Krug 2003: perfection from destruction

Almost no one made a vintage Champagne in 2003 due to unfavorable conditions. Krug did. And, it illustrates what kind of game they play. Best Champagne ever? So far. Best wine ever? Possibly.

The best producers make great wine every year–no matter what Mother Nature provides. I’ve tasted many Champagnes’ tĂŞte de cuvĂ©e, and their vintage Champagnes.

Chalky vineyards in Champagne

But when I learned how challenging the vintage was for Krug, and how much internal debate was had, I knew 2003 was special: spring frost; excessive heat; uneven ripening; earliest harvest since 1822. Yet Krug still made a vintage Champagne.


They didn’t make much: 2003 comprised only 10% of Krug’s production that year–which was a mere 0.1% of total production in Champagne.

When a friend says she wants to purchase a special wine to celebrate the closing of her house sale, I’m ready: “What’s the best Champagne you can buy?” she asks.


To be sure, I ask my Wine Shark friends if anything is better. Debate arises, but is firmly quashed when price factors in. And, that’s not to say vintage Krug is cheap: our bottle is $225 plus almost 10% sales tax. And, prices have risen since. Some might question how could a wine–especially a Champagne–be that good. I’m assured it is. I’ve not spent this much on a Champagne. I’ve never actually drank Krug–just tiny tastes at wine shops. This is uncharted territory. Not to mention, a crazy vintage.


I pull the bottle a half hour before opening, so it rises to optimum drinking temp, before it becomes more explosive. I prefer any white warmer than fridge, so it can wake up and breathe–also the reason I use large Burgundy bowl stemware for Champagne: delicate, complex aromas take time and surface area to evolve and present their finest expressions. Especially for a young, rich vintage Krug like their 2003.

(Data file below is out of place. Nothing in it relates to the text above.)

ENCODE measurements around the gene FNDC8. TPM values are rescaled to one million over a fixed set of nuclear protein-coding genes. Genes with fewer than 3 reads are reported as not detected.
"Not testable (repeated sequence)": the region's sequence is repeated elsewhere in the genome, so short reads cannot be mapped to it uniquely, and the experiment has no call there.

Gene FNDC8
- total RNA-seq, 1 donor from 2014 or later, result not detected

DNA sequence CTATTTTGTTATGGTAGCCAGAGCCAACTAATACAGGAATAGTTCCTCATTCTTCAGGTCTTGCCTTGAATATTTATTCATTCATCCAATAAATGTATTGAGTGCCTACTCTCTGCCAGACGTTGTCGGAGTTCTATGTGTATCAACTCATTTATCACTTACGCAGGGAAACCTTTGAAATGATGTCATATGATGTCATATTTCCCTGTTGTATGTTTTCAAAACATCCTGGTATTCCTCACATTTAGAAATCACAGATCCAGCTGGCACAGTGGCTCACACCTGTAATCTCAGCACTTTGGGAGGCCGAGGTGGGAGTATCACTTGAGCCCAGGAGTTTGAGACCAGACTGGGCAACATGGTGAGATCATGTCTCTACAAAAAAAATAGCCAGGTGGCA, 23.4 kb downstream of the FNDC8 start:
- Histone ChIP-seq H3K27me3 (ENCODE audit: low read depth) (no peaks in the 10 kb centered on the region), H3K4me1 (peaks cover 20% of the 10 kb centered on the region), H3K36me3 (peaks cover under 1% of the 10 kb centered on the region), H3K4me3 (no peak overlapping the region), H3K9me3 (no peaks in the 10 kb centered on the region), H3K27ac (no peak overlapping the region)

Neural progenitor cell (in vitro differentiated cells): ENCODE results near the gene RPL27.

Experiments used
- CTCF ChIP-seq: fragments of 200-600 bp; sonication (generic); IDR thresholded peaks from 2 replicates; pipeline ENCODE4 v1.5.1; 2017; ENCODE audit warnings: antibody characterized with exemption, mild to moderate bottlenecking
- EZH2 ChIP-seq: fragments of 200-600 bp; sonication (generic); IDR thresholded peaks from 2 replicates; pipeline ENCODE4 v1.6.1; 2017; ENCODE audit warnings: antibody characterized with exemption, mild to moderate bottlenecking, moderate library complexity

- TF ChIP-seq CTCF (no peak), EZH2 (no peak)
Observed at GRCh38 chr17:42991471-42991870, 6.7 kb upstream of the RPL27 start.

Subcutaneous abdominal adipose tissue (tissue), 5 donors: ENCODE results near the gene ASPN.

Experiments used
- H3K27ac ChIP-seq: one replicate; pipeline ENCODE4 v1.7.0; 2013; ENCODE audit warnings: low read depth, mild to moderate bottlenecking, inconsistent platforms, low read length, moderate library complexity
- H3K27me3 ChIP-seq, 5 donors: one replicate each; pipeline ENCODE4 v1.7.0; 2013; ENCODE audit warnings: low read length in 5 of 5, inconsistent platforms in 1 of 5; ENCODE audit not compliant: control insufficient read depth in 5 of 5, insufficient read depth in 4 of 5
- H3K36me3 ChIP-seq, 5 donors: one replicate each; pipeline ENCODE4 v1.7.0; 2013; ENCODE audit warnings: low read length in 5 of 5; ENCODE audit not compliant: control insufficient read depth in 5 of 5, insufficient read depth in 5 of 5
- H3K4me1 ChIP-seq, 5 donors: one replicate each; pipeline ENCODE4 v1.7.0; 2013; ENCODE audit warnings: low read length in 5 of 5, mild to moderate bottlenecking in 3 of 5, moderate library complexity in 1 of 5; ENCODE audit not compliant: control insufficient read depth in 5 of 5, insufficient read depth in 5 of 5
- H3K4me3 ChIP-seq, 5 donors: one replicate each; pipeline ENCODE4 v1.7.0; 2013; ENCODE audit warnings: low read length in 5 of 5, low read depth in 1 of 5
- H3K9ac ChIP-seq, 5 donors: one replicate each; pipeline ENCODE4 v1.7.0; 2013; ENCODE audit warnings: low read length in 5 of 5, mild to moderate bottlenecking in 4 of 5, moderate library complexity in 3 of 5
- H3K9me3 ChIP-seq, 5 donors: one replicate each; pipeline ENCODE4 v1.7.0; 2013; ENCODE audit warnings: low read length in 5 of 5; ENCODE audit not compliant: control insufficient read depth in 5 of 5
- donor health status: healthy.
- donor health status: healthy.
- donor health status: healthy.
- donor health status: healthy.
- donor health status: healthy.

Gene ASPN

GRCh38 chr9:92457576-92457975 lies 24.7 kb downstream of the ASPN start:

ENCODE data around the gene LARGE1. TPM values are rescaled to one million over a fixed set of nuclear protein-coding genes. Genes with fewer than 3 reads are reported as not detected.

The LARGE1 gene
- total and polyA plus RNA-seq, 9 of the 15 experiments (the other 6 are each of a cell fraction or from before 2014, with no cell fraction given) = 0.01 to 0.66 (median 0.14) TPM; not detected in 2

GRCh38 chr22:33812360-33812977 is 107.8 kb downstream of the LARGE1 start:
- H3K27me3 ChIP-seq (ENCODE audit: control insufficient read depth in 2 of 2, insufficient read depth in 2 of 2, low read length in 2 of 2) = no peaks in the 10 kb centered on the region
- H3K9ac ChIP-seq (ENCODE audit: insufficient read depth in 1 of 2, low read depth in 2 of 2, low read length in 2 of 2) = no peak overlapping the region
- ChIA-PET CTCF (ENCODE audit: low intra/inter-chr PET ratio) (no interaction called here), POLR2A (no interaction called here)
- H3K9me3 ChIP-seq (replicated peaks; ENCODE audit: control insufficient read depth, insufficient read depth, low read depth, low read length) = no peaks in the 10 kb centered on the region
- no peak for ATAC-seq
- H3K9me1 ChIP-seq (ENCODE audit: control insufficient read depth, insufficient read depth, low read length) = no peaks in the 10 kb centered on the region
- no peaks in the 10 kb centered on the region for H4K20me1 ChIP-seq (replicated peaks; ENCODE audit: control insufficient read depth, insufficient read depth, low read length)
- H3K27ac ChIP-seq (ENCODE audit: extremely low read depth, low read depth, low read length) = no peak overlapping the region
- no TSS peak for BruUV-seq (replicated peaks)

I’ve enjoyed a multitude of fine wines over 20 years. Many were spectacular bottles. Almost none are on the short list of best ever. This one makes it to No.1 or No.2 as soon as I try a tiny sip. It’s hard to fully describe, but I’ll attempt to give a sense.

Best ever?

The attack is the most perfectly balanced mouthful of cold bubbling liquid I’ve tasted: red and yellow apple, yellow pear, lemon and grapefruit zest, ripe pineapple, green plum; honeysuckle, candied ginger, vanilla, baking spices; roasted hazelnut, almond, pistachio; brioche, dough, yeast; brine, chalk. Just enough acid offsets massive richness to make the wine impossibly light yet very rich. Mammoth body, huge mouthfeel; monumentally long finish. Staggering. And that’s just the first sip–give it time. Ummm. I might need a moment.


Krug has a tracking system for each bottle they offer, giving insight into the complexities of production. Ours is 113015.

Krug 2003:

  • 46% pinot noir
  • 29% chardonnay (normally over 40%)
  • 25% pinot meunier
  • Disgorged (received its cork) winter 2012/2013

Hard to give it time–it’s so delicious–we cannot help ourselves. Glasses are far too easily finished. Giggle outbursts ensue. Gourmet snacks I serve seem meaningless: JamĂłn ibĂ©rico, truffled marcona almonds, Parmigiano Reggiano, and Tall Grass Bakery’s baguette with 82% Normandy butter. While they’re excellent, they’re outmatched.

I’m still in shock, incredulous that a wine can be this exquisite. Complexity and length are otherworldly. While I register the profundity of the moment, I barely snap a few photos before it’s gone. Shaking my head almost continuously, it’s hard to grasp what just happened.

I have entered another dimention of wine: perfection. A hard act to follow.

Krug 2003 has been sold out for a while. And, good luck trying to find another bottle: it’s one of the rarest current vintages, due to all the press it got upon release. That being said, it’s worth acquiring–because it’s so different from other Champagnes–even other vintages of Krug.
All images and content copyright ©2017 Eric Schadel. All rights reserved.

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